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Something that I like about the R&B artist Joe is he writes songs in such a way that certain lyrics can really hit home. Take his throwback jam "If I Was Your Man", for example. One of my favorite lines in it is when he sang, "Got rid of everything that I knew was hurting you". Come on, Joe. Preach it. When two people are in something that is merely sexual, they don't really care all that much about anything other than what happens in between the foreplay and the climax. However, when two individuals are engaged in something that is more than just sex, they definitely care about not hurting each other's feelings and doing what they can to make the relationship better.

That said, I'm not saying that if a man cares then he will comply with all of your expectations or that he will want the same kind of relationship that you do (one day, we'll have to talk about the problem with sexual manipulation; even if it's self-sexual manipulation). What I am saying is your feelings, your concerns and even your needs will not be something that he shies away from. He will see value in you beyond sex. His words and actions will prove it.

5. You Feel Like Your Partner Is Having Sex WITH Rather than AT You

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It was close to this time last year when I wrote the article, "Question: Is The Man In Your Life Good 'TO' You? Good 'FOR' You? Or...Both?". The gist of it is when someone is good for you, they are going to benefit you in a holistic way. Well, along these same lines, when a man is having sex with you, by the definition of the word "with", he is not only interacting; he is making a true connection. On the other hand, when a guy is having sex at you? Hmm. I think I've shared before that there's one past sex partner I had who liked to have sex in front of mirrors. Mind you, it wasn't so that he could watch both of us in the act, he liked to look at himself. Like sometimes I would catch him posing. WTF and LOL all at the same time. What he taught me was that some people can be good in bed and it still has absolutely nothing to do with their partner. Their performance is an ego boost for them, more than anything else.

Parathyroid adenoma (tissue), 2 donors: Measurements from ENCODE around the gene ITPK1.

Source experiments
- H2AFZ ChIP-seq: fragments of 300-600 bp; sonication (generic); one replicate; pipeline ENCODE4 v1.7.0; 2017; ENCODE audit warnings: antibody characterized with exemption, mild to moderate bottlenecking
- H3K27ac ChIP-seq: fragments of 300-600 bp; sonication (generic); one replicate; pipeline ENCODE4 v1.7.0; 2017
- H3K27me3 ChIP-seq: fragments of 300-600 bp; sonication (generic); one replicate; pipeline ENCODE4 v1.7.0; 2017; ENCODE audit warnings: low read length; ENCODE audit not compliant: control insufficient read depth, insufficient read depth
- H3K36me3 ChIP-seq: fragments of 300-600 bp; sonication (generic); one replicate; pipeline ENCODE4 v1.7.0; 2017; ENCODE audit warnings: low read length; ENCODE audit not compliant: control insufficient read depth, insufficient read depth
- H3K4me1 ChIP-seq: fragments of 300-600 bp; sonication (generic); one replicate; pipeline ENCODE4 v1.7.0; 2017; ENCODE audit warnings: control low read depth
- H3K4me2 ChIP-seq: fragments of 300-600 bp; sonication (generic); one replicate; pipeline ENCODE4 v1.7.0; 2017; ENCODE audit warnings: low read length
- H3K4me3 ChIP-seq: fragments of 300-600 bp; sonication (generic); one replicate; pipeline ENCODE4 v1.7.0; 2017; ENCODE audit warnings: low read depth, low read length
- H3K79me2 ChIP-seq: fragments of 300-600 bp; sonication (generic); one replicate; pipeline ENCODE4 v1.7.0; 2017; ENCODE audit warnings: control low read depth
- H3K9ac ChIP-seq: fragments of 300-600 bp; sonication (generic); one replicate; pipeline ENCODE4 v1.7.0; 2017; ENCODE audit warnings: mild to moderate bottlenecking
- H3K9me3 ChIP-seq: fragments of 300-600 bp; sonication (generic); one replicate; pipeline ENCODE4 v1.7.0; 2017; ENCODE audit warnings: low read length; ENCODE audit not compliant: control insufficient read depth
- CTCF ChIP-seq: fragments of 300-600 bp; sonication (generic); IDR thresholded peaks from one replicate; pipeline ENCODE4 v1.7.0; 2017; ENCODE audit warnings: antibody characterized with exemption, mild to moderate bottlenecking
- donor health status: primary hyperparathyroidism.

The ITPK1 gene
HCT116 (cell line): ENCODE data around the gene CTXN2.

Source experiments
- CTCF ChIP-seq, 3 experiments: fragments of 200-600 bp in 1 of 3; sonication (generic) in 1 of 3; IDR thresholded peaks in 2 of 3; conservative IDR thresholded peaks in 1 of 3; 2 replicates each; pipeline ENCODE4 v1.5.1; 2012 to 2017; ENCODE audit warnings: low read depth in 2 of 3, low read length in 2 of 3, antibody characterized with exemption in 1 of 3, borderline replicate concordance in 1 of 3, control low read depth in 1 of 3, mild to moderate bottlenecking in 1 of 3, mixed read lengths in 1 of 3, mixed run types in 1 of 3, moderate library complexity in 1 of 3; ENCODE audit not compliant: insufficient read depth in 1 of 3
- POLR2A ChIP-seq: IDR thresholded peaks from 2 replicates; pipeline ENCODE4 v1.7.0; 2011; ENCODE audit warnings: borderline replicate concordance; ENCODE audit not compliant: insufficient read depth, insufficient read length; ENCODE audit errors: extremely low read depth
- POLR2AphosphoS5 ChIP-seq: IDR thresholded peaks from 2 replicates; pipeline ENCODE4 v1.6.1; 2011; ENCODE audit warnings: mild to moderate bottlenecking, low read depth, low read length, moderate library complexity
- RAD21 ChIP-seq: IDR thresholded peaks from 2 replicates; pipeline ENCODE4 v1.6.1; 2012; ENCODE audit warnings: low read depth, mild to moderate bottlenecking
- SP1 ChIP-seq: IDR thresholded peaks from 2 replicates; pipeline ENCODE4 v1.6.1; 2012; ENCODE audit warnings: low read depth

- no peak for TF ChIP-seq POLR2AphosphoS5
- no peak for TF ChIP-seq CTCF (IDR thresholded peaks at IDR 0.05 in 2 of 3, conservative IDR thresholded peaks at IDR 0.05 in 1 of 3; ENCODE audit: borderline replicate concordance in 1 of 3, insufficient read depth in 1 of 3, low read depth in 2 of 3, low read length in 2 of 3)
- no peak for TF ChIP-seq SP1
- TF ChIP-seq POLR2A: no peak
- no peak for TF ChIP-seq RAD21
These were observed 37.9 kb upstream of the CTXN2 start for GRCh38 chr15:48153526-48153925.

So yeah, another way to know if sex is more than just sex is if your partner is fully present with you. You don't feel like it's "performance sex". Instead, it feels like he relishes being in your presence and sex is just a part of the reason why. Between the two of you, there's intimacy. You feel comfortable. You feel seen. You feel safe.

6. Things Can End Well

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You know what they say—all good things must come to an end. And while this isn't automatically or necessarily a guarantee when it comes to you and your current sex partner, what I will say is that if there's a mutual respect for one another, should you both decide that it's time to transition out, hopefully neither of you will feel used, slighted, embarrassed, neglected or even hurt. You might miss each other (or the sex); still, there won't be battle wounds from the situation because even though sex was a big part of the dynamic, it was never just about that. Shoot, you might even be able to remain friends—or at least cool—after it's all said and done.